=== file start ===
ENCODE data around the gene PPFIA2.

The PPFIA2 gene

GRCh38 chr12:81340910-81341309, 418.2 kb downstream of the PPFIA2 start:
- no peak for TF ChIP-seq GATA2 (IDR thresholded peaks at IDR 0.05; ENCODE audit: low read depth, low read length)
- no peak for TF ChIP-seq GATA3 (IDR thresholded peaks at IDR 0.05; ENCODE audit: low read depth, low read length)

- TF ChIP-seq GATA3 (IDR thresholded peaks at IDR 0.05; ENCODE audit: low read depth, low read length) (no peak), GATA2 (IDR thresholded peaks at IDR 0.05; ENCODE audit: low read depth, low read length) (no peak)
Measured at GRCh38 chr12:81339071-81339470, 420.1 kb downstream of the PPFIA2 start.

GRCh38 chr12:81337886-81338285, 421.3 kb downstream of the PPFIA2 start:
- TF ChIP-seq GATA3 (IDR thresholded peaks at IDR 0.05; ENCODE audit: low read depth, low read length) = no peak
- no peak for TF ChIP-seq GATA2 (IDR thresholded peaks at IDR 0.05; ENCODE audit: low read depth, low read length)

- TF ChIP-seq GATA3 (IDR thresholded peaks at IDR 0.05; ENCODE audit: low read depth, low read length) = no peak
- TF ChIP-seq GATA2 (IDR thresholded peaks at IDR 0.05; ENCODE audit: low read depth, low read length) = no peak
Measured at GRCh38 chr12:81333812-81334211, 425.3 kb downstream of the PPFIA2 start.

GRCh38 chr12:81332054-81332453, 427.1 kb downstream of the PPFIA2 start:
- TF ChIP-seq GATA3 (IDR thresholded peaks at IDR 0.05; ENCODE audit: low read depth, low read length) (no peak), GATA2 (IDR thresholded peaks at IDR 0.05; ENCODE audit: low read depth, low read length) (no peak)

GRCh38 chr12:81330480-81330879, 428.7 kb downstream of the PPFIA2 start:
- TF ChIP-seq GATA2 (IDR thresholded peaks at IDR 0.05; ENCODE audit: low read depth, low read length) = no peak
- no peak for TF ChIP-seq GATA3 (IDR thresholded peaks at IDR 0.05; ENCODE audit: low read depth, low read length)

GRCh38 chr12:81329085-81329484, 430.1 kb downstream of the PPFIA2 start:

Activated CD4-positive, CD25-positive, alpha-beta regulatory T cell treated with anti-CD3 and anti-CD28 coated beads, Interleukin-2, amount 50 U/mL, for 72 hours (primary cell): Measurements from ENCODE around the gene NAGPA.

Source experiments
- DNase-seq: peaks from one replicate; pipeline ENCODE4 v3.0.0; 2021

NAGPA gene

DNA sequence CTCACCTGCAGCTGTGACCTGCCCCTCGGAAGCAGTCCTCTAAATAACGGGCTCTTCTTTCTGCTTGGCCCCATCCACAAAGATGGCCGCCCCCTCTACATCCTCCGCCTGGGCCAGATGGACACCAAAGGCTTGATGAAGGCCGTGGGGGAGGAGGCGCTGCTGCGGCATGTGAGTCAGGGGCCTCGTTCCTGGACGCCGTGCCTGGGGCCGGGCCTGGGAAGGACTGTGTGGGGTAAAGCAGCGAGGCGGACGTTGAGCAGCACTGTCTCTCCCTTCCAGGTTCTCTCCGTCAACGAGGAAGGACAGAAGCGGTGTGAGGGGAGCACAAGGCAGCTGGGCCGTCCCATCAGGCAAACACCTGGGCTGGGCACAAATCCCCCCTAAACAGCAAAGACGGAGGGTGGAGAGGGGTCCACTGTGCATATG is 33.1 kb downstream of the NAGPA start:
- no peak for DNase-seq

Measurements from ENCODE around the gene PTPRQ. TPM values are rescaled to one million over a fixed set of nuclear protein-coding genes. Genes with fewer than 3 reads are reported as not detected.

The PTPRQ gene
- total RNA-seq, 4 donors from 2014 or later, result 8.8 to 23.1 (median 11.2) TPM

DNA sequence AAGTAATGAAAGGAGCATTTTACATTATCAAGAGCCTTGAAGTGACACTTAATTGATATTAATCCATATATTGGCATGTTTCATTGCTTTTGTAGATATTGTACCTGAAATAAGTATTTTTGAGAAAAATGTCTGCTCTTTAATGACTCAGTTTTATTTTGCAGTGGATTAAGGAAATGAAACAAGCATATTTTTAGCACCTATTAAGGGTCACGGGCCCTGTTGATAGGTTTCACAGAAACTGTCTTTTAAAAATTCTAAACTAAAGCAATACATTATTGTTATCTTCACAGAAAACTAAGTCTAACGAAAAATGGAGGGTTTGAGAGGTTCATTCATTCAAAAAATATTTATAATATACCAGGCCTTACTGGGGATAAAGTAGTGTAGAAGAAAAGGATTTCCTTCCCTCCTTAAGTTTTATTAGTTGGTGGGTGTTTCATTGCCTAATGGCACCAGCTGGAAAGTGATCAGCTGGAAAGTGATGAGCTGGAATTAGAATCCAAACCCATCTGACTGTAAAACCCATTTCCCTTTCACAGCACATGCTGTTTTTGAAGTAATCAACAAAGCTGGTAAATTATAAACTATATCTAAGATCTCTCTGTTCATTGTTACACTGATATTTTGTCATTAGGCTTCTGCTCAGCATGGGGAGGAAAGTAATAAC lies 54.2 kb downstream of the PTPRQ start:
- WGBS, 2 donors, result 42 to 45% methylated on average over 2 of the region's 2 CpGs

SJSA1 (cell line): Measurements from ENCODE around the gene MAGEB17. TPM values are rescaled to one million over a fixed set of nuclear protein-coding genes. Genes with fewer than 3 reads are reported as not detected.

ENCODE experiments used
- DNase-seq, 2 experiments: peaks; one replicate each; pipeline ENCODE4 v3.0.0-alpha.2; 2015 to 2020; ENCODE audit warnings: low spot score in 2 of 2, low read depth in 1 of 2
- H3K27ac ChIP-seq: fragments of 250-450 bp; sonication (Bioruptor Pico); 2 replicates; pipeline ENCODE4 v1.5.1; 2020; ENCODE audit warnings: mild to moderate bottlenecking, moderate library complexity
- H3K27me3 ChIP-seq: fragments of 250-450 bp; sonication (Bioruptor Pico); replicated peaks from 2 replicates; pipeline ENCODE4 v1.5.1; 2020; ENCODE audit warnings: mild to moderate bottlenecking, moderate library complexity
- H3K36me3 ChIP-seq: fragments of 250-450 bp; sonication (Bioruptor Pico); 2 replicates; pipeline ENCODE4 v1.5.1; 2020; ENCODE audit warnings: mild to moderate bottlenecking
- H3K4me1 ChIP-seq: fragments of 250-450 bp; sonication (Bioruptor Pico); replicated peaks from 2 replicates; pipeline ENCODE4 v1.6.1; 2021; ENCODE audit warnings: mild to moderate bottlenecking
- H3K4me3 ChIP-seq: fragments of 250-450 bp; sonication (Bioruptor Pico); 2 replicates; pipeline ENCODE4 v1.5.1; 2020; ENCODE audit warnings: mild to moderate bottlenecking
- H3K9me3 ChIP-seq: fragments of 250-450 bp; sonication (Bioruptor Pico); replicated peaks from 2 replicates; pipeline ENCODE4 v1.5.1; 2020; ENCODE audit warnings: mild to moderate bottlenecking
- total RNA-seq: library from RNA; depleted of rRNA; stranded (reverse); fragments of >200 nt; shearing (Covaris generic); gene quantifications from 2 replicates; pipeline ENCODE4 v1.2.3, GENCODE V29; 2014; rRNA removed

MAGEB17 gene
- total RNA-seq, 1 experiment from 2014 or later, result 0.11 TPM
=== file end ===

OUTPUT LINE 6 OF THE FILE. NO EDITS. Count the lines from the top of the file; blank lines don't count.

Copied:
- TF ChIP-seq GATA3 (IDR thresholded peaks at IDR 0.05; ENCODE audit: low read depth, low read length) (no peak), GATA2 (IDR thresholded peaks at IDR 0.05; ENCODE audit: low read depth, low read length) (no peak)